Appearing in the final measures of a I-IV-V blues progression, a turnaround is a short phrase that functions as a musical ramp into the V chord. A hip turnaround generates momentum through tension and release: Tension builds en route to the V (the last chord of a blues progression), climaxes with the V, and finally releases when you hit the I chord at the beginning of the new cycle. Think of a turnaround as a boomerang that spins you into the next verse, chorus, or solo. Turnarounds are versatile—you can work them into your lead or rhythm parts—and they sound equally cool on steel- or nylon-string acoustic or electric.
In this lesson, we’ll stick with the most common blues structure, the 12-bar progression, and our turnarounds will drop into bars 11 and 12. Once you get the hang of these ten classics, you’ll find it easy to adapt them to folk, country, or jazz tunes, and reconfigure them to fit eight- or 16-bar progressions. With a little ingenuity, you’ll be able to create dozens of variations. Here are some ideas for expanding your turnaround repertoire:
• Learn a pet turnaround in at least three keys so you’re comfortable playing it in low, middle, and upper fretboard positions.
• Transpose a turnaround up or down an octave, but rather than slide it 12 frets higher or lower, refinger it on a new string set.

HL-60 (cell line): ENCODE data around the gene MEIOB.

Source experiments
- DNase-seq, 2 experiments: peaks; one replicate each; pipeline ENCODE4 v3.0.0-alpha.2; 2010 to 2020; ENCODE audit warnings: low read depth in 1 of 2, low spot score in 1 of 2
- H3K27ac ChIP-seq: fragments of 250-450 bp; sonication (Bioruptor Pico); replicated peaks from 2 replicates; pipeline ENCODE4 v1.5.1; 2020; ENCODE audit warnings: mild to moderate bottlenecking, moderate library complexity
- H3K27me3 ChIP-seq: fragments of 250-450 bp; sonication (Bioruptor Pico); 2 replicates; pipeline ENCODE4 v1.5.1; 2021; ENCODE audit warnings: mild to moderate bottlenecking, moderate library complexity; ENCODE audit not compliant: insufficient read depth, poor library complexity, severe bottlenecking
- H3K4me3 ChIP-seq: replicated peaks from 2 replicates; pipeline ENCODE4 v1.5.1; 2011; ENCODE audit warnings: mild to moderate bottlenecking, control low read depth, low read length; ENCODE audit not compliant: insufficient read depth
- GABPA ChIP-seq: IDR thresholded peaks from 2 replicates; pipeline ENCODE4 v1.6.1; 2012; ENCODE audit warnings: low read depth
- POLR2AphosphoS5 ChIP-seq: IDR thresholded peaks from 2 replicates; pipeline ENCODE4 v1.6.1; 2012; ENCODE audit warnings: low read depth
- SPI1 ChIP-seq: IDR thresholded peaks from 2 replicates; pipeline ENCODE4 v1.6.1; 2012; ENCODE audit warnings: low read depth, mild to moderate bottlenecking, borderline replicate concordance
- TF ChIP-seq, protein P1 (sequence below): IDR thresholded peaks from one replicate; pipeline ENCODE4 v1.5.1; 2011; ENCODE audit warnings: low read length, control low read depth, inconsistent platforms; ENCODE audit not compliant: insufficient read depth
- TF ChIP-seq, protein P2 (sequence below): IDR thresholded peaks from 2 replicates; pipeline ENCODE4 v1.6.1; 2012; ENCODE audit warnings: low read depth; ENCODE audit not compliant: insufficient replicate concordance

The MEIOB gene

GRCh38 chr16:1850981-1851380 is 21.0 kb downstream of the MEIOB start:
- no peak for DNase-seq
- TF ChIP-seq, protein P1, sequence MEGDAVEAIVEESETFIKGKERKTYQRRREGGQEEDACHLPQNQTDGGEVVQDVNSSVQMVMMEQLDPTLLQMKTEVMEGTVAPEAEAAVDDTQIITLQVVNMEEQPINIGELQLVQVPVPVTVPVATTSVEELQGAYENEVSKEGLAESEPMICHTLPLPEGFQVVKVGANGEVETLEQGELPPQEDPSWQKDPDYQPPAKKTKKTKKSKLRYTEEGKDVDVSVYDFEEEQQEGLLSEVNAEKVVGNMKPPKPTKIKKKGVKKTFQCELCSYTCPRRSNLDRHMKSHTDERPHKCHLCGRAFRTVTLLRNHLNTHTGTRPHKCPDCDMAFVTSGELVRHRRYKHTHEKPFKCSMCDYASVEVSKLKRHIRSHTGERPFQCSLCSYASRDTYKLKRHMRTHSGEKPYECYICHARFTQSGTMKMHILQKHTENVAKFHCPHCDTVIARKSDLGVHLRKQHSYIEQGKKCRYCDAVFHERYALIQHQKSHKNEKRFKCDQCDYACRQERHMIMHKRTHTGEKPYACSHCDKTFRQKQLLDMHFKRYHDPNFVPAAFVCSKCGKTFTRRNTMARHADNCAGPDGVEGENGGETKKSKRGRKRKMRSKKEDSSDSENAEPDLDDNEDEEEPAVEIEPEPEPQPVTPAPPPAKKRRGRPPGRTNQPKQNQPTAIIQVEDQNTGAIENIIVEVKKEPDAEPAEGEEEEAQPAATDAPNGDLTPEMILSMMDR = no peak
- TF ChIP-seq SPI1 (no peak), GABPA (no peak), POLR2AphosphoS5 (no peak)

• Move several turnarounds to the same key, then separate them into two sections—the events leading to the V, and those occurring within it. Swap the front and back sections of these turnarounds to create new mutants.
• Change rhythms. For instance, play melodic intervals as harmonic ones, streamline triplets to simple quarter-notes, or energize chords by arpeggiating them.
• Change tempos. At slow speeds, give selected notes two or three extra attacks. At fast tempos, simplify the rhythm to make the turnaround more sleek and playable.
• Experiment with picking technique. Use a flatpick (many turnarounds offer gnarly string skips that are great for building chops), then a hybrid pick-and-fingers approach, and finally pluck the entire phrase with your thumb, index, and middle fingers. Tweak the phrase as necessary to accommodate these different approaches.
While learning a turnaround, take note of its construction. Is there a line that shifts chromatically up or down against a pedal tone? (A pedal tone is a fixed pitch that’s repeatedly played against other moving notes.) If so, is the pedal tone above or below the moving line? Perhaps you’re sliding an interval against a pedal. What interval is it? Understanding a turnaround’s makeup lets you recreate it in other keys and string sets.